Friday, August 5, 2022

Ronald Reagan Building, Washington, DC

ADMINISTRATOR POWER: Thank you so much, Diana. Thanks to all of you who have joined here in person, especially John’s family. Thanks to you who are out there on the big screen. If you’re so inclined, it would be amazing if you could turn your cameras on so that John and his family can see you and distinguish you from the other dots and letters of the alphabet. I can’t tell you the difference it makes, especially for the people joining from the DRC.

I do get a particular thrill out of presiding over these swearing-in ceremonies. It’s become really one of the highlights of my time here as Administrator. I’m glad that they’re appreciated, but it’s really a thrill for me to get to know the lives behind the professionals. And that is what we endeavor to do in these events—but also what we entrust our Mission Directors to go and do with the teams that they’re fortunate enough to work with out in the field.

I’d like to start by welcoming the representatives from the countries where this Mission works: Ambassador Martial Ndoubou, the Central African Republic’s Ambassador to the U.S.; Ambassador Serge Mombouli, the Republic of Congo’s Ambassador to the U.S.; and Mr. Yves Bashonga, First Counselor in charge of Political Affairs for the Democratic Republic of the Congo.

Welcome as well to Angelique, John’s lovely wife of 27 years, and their daughter Malaika—it was great to spend some time with them just now. John and Angelique met while John was working with Catholic Relief Services in the wake of the Rwandan genocide. Angelique has her own incredible story of surviving and escaping the genocide, which claimed the lives of many members of her family. But after finding each other in Rwanda/eastern Zaire, they have since raised three wonderful children—Jimmy, Mignone, and Malaika.

Welcome to John’s mother, tuning in from John’s home state of Massachusetts. I’m told that John’s mother is the reason John can make such a mean spinach and feta salad.

And welcome to John’s family, friends, and USAID colleagues, past and present, joining us in person and via livestream from all over the world.

I also want to take a moment to acknowledge a few of John’s loved ones who couldn’t make it today. The first is John’s aunt, Mary Wedge, who passed away just a few weeks ago, and would have loved to share this day with John. The second is John’s father, Jim Dunlop, who taught him the philosophy that has driven so much of his career.

John grew up in Marblehead, a coastal Massachusetts town that today has fewer than 20,000 people. When John was young, he and his father—a retired Coast Guard officer—would spend their summers sailing around the Cape and up the coast of Maine. And when they returned to port and prepared to disembark, Jim Dunlop would always say, “make sure you leave the boat better than you found it.”

I don’t know that there is a better motto for what John has tried to do in his career in development and humanitarian affairs than that: “Leave the boat better than you found it.”

As a teenager, he volunteered at Operation Venus, a national hotline providing information on sexually transmitted diseases. At the same time, he went to night school to become an EMT and worked for the local ambulance company.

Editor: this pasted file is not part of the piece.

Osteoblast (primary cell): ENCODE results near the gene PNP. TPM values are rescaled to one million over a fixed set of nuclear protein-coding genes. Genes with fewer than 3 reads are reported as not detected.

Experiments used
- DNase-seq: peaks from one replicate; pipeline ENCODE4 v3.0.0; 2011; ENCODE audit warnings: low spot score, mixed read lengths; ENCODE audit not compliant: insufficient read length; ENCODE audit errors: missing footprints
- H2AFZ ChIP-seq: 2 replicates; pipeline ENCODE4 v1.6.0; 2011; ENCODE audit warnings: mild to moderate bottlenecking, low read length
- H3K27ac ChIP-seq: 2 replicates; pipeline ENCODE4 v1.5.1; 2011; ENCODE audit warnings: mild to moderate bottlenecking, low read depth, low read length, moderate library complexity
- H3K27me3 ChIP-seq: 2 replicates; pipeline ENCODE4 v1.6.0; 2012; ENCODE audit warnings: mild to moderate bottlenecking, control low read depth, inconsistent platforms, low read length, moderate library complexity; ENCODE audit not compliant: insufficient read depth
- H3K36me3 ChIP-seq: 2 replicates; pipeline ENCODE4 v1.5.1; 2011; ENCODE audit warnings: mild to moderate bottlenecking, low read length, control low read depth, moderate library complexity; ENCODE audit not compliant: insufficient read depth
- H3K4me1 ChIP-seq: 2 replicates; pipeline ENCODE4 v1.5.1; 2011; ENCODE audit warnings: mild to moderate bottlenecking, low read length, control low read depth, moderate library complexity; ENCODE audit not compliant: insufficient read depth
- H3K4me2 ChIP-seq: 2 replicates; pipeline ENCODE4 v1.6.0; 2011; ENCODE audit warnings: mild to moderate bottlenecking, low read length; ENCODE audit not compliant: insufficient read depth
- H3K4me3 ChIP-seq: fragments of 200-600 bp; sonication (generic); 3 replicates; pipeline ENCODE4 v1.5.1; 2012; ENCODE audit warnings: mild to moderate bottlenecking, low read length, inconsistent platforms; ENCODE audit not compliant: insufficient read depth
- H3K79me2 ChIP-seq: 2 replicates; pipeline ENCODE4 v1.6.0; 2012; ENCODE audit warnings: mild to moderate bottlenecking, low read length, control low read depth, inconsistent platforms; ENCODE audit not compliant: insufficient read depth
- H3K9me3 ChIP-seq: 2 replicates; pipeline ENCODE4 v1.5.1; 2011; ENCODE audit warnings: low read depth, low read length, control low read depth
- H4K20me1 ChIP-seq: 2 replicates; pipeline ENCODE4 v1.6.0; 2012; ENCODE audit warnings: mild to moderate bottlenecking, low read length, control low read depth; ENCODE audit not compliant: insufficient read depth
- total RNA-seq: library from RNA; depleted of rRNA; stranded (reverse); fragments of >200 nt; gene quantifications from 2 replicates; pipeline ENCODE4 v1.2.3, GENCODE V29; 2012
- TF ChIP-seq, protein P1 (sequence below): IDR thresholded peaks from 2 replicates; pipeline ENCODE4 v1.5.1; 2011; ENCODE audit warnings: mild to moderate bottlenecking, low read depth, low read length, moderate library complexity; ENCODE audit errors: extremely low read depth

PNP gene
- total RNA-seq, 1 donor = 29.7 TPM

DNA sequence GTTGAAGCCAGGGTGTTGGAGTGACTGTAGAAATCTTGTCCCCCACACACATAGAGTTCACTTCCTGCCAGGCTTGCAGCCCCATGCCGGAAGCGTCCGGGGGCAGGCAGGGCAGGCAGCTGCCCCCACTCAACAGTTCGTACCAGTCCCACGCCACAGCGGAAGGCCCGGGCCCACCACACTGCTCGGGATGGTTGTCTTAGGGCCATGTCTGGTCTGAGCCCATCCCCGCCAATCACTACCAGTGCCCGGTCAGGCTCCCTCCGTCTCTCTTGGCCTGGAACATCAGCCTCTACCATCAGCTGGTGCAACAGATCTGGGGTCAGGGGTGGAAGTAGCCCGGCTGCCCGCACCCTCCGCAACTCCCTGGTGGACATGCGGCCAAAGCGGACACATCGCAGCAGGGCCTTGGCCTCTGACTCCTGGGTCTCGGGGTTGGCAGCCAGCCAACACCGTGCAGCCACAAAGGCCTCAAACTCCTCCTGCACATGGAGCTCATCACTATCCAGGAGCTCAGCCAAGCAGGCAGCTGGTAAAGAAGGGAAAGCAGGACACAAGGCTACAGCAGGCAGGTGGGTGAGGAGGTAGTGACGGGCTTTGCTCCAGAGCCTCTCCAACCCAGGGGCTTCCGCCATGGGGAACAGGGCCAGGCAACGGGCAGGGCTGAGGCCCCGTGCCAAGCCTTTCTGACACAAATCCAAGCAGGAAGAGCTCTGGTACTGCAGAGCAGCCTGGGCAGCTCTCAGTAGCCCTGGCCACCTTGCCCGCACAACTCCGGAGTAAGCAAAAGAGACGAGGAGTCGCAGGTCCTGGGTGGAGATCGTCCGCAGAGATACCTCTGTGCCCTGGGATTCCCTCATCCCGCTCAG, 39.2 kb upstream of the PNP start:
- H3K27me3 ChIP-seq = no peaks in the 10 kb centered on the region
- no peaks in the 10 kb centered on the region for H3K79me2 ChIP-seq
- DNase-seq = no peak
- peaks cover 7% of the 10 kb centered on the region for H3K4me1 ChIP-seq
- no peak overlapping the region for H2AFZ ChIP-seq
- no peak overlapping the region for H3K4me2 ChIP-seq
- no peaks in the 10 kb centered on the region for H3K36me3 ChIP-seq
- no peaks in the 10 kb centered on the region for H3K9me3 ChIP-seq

After completing his freshman year at UC San Diego—near where his daughter Malaika now attends college—John took two years off to attend paramedic school. Eventually, he returned to UCSD to complete his undergraduate degree in Psychology, which he funded by continuing to work as a paramedic for the final years of his education, helping victims of heart attacks, strokes, stabbings, shootings, and car crashes in Southern California.

By then, it was clear that John’s calling was service. In the early 1990s, he joined the Peace Corps, seeking a higher purpose and, thanks to his sailing days, a site, he hoped, “anywhere near a beach.” He was delighted, therefore, when he was placed in the landlocked Central African Republic, hundreds of miles from the nearest ocean.

But the Central African Republic was where John fell in love with Africa. After two years of adventures and humanitarian work as a regional child survival volunteer, John returned to the United States to pursue a Master’s degree in Public Health from Johns Hopkins University. One day, nostalgic for his Peace Corps days, he wandered into one of Baltimore’s unique local liquor stores in search of Mocaf, a beer popular in the Central African Republic. A conversation with a store employee landed him a job with Catholic Relief Services. CRS looked at his Peace Corps service and sent him right back to Africa—a divine inspiration, this time, to Rwanda and what was then Zaire, now the DRC, in the wake of the Rwandan genocide.

From there, John traveled to what would become South Sudan, designing and implementing support programs for displaced populations and assisting the government of the Sudan People’s Liberation Movement, the SPLM. One fateful day, he got a call from Johns Hopkins, informing him of an opening with the Regional Economic Development Services Office at USAID’s Mission in Kenya—a position that would kick off an eventful, heroic career with the Agency.

And it really was heroic—I’m sure you hate that term, John—from the very beginning.

About ten days into that first USAID posting in Kenya, on August 7, 1998, al-Qaeda terrorists bombed American embassies in Dar es Salaam and Nairobi. In his office at USAID’s Mission, John and his colleagues suddenly felt the ground shake beneath their feet. In the distance, they could see a cloud rising above downtown Nairobi, as fiery pieces of debris rained down from the sky.